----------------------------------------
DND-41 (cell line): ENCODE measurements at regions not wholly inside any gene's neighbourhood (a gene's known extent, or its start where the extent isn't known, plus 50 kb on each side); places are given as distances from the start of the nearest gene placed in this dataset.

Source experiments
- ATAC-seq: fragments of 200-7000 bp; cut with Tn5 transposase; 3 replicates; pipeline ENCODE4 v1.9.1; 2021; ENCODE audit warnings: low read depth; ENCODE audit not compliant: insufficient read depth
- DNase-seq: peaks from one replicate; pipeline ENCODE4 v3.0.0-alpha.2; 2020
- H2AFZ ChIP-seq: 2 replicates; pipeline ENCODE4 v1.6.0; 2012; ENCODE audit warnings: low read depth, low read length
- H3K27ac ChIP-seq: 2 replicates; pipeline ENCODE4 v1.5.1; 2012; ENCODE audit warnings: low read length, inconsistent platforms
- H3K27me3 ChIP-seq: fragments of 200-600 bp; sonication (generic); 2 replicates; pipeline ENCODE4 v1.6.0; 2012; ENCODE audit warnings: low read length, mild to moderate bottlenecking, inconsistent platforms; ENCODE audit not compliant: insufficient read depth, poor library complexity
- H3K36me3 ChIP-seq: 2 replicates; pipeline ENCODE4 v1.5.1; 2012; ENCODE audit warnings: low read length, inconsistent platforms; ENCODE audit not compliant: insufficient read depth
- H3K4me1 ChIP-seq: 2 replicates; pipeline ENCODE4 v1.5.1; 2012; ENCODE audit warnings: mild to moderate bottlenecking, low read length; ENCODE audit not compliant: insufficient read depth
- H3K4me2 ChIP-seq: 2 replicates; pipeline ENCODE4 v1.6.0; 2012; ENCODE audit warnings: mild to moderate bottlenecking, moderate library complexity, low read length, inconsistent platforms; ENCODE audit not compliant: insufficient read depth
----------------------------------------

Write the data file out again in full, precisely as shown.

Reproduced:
DND-41 (cell line): ENCODE measurements at regions not wholly inside any gene's neighbourhood (a gene's known extent, or its start where the extent isn't known, plus 50 kb on each side); places are given as distances from the start of the nearest gene placed in this dataset.

Source experiments
- ATAC-seq: fragments of 200-7000 bp; cut with Tn5 transposase; 3 replicates; pipeline ENCODE4 v1.9.1; 2021; ENCODE audit warnings: low read depth; ENCODE audit not compliant: insufficient read depth
- DNase-seq: peaks from one replicate; pipeline ENCODE4 v3.0.0-alpha.2; 2020
- H2AFZ ChIP-seq: 2 replicates; pipeline ENCODE4 v1.6.0; 2012; ENCODE audit warnings: low read depth, low read length
- H3K27ac ChIP-seq: 2 replicates; pipeline ENCODE4 v1.5.1; 2012; ENCODE audit warnings: low read length, inconsistent platforms
- H3K27me3 ChIP-seq: fragments of 200-600 bp; sonication (generic); 2 replicates; pipeline ENCODE4 v1.6.0; 2012; ENCODE audit warnings: low read length, mild to moderate bottlenecking, inconsistent platforms; ENCODE audit not compliant: insufficient read depth, poor library complexity
- H3K36me3 ChIP-seq: 2 replicates; pipeline ENCODE4 v1.5.1; 2012; ENCODE audit warnings: low read length, inconsistent platforms; ENCODE audit not compliant: insufficient read depth
- H3K4me1 ChIP-seq: 2 replicates; pipeline ENCODE4 v1.5.1; 2012; ENCODE audit warnings: mild to moderate bottlenecking, low read length; ENCODE audit not compliant: insufficient read depth
- H3K4me2 ChIP-seq: 2 replicates; pipeline ENCODE4 v1.6.0; 2012; ENCODE audit warnings: mild to moderate bottlenecking, moderate library complexity, low read length, inconsistent platforms; ENCODE audit not compliant: insufficient read depth